By voluntarily taking part in an activity, individuals implicitly consent to interactions with others that would otherwise be criminal assaults.
A visitor to Earth would probably notice something odd about some of our favourite pastimes. Societies around the world consider some behaviour – of one citizen against another – to be criminal and deserving of severe punishment. But sometimes, societies glorify and reward the same behaviour if it is part of a sport or athletic activity.
In Canada, we often think of our beloved hockey at the mention of “sport”. The highest levels of hockey showcase impressive puck-handling and goal scoring (and goal keeping!). But they also come with body checks and other rough behaviours, some of which land a player in the penalty box. Players engage in minor forms of violence to get possession of the puck for their team and to prevent the other team from scoring. Players also engage in various forms of misconduct such as tripping, slashing, charging and sometimes even fighting. When referees catch these acts they had out penalties:
- 2 minutes off the ice for minor infractions
- longer penalties for more serious misconduct, and
- multi-game suspensions and fines for the most serious behaviour.
Even in a consensual fight, individuals do not have free license to try to deliberately injure, wound or maim other people.For the most part, Canadian society is content to let hockey organizations deal with rules’ infractions within their games. Sometimes, however, the misconduct – and more importantly, its result – is so serious that police and the courts become involved.
Over the years, Canadian judges have approached these cases – in hockey and in other contact sports – based on consent. By voluntarily taking part in an activity, individuals implicitly (and sometimes explicitly) consent to interactions with others that would otherwise be criminal assaults. In criminal law, an assault is any unwanted physical touching by one person to another. Willingly taking part in a sport that includes people touching one another – even roughly sometimes – implies consent to that touching. This is not an assault in law.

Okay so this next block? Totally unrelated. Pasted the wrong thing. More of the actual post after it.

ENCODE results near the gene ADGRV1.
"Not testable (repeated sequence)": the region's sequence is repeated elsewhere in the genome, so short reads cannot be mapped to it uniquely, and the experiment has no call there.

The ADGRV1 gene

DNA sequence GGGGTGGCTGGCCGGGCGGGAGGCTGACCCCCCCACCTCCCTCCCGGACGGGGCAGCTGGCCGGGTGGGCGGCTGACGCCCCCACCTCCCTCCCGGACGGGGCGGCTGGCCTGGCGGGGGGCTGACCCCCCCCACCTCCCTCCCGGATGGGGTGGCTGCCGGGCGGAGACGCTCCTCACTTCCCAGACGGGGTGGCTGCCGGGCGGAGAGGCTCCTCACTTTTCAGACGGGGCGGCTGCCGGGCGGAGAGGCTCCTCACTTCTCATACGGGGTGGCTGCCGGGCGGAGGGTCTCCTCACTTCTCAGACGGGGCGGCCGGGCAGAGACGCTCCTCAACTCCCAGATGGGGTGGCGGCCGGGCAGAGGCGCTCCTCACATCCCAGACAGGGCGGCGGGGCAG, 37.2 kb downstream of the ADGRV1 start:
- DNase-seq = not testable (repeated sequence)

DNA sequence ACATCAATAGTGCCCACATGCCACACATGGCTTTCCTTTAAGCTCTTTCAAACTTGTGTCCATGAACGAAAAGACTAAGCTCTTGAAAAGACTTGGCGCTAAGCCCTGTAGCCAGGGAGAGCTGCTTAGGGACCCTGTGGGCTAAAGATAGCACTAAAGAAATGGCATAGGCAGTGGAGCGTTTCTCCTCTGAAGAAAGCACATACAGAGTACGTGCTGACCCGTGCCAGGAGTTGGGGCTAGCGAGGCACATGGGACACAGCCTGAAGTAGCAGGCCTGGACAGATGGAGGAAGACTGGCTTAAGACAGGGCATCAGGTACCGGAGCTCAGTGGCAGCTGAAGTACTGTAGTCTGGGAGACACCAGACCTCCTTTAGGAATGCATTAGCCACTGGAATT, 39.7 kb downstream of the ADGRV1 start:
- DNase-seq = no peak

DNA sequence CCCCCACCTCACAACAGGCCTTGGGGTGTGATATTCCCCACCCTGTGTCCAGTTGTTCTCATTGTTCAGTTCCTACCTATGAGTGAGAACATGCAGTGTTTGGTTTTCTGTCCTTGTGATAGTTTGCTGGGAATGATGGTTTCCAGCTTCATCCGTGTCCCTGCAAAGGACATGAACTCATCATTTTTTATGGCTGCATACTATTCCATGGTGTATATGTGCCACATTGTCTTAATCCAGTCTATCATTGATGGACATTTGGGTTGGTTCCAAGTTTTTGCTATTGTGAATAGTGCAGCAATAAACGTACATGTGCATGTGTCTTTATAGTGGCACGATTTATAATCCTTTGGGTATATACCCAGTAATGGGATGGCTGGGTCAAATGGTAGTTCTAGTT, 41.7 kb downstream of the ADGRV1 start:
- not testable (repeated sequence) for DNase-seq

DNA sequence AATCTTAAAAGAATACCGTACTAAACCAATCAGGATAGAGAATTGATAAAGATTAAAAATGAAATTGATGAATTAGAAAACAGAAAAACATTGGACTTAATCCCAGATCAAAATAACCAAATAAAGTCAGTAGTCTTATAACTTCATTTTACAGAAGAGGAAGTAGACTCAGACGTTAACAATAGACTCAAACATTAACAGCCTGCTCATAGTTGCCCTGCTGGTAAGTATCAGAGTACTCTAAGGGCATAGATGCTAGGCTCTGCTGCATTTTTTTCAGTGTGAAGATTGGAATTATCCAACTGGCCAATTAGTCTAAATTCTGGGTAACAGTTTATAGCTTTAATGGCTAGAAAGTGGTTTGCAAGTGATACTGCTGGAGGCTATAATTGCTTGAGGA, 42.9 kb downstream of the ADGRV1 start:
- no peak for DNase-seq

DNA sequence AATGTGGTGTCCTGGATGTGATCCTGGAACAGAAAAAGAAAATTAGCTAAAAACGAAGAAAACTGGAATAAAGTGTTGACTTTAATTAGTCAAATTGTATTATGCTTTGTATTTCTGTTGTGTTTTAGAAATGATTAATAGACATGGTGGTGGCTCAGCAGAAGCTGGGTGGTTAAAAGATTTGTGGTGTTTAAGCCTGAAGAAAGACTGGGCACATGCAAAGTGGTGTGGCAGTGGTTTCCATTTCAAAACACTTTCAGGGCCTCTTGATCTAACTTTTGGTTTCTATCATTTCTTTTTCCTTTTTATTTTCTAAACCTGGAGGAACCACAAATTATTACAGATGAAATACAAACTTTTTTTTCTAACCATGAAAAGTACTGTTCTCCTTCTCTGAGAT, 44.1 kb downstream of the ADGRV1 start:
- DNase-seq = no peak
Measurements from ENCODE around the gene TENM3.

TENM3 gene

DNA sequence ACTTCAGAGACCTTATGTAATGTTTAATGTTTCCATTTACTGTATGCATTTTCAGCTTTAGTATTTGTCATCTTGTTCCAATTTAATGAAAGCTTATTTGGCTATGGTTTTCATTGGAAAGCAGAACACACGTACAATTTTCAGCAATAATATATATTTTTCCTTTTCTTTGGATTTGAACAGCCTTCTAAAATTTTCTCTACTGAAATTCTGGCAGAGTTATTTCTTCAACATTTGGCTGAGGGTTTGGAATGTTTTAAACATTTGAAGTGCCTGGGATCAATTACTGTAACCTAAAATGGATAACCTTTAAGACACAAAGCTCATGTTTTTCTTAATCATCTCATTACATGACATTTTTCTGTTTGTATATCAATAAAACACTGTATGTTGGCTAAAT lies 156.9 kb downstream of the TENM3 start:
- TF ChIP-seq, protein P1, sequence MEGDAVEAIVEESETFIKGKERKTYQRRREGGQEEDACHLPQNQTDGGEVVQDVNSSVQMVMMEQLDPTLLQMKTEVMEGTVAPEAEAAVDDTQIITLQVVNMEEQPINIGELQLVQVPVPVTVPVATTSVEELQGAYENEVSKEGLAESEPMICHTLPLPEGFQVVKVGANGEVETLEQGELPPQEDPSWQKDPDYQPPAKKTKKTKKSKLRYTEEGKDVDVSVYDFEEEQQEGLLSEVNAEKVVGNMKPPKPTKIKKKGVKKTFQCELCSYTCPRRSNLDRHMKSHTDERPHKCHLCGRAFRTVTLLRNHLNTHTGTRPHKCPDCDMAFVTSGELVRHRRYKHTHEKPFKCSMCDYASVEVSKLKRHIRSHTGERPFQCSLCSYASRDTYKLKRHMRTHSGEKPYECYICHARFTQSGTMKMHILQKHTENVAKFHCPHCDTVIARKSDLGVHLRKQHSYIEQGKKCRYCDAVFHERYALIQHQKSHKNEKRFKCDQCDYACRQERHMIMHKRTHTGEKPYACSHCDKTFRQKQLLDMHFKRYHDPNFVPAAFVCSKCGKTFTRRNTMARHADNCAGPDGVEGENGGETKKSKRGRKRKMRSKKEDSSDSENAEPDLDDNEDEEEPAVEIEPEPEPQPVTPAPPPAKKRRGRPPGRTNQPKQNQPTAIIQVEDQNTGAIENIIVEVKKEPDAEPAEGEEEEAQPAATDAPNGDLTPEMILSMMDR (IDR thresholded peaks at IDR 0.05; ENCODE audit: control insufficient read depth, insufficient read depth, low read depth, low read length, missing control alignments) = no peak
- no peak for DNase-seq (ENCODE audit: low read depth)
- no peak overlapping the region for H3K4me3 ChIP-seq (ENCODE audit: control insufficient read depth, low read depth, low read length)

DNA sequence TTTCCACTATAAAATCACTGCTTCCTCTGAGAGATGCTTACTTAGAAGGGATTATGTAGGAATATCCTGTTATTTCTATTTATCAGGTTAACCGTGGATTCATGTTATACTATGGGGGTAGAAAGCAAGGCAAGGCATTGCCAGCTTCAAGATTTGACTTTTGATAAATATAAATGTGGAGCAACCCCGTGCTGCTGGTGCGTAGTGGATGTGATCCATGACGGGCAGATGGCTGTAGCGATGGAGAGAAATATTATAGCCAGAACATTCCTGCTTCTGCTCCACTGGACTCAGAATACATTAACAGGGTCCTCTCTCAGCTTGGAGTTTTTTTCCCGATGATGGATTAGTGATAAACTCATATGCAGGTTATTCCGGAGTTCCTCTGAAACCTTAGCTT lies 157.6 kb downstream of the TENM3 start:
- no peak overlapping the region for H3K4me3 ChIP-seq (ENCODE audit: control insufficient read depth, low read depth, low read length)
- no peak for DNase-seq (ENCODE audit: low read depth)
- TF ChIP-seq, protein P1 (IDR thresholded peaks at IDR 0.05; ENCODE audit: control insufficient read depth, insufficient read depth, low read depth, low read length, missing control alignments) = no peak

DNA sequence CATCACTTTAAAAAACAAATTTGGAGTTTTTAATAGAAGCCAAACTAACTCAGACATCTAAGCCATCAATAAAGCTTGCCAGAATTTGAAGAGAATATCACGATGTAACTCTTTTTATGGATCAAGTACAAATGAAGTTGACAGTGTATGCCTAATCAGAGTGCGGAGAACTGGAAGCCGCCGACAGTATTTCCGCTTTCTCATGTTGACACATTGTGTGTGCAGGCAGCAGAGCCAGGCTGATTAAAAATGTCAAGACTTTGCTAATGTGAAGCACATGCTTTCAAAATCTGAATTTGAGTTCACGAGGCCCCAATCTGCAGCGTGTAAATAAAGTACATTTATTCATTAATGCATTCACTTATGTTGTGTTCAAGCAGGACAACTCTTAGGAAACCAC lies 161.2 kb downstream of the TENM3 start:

Sometimes the touching goes beyond the scope of the consent. This may mean one person committed assault. Within the National Hockey League (NHL), it is accepted that there are frequent body checks and fights between players. In minor leagues, there are often rules against some, or any, of those forms of contact. Some leagues are strictly “no contact” organizations. In some cases, judges have imposed more severe sentences on minor players in recreational, “no contact” leagues compared to professional players. The reason being is that, at the professional level, there is a greater tolerance – even expectation – of more physical contact than in the lower leagues.
However, where a player purposely sets out to injure another, something closer to the “usual” criminal rules apply. Even in a consensual fight, individuals do not have free license to try to deliberately injure, wound or maim other people.
Where the Crown prosecutor decides a sporting act has crossed the line and starts a prosecution, the usual defences are available to the accused. They could argue the act was within the scope of what the other player consented to as part of the game. The player may also be able to claim self-defence. This defence has been successful for charges where the accused struck the other player believing the other player was going to attack him in a way or with a force beyond that of ordinary play. A strike after the play ends would not be either an ordinary part of the game or an act of self-defence.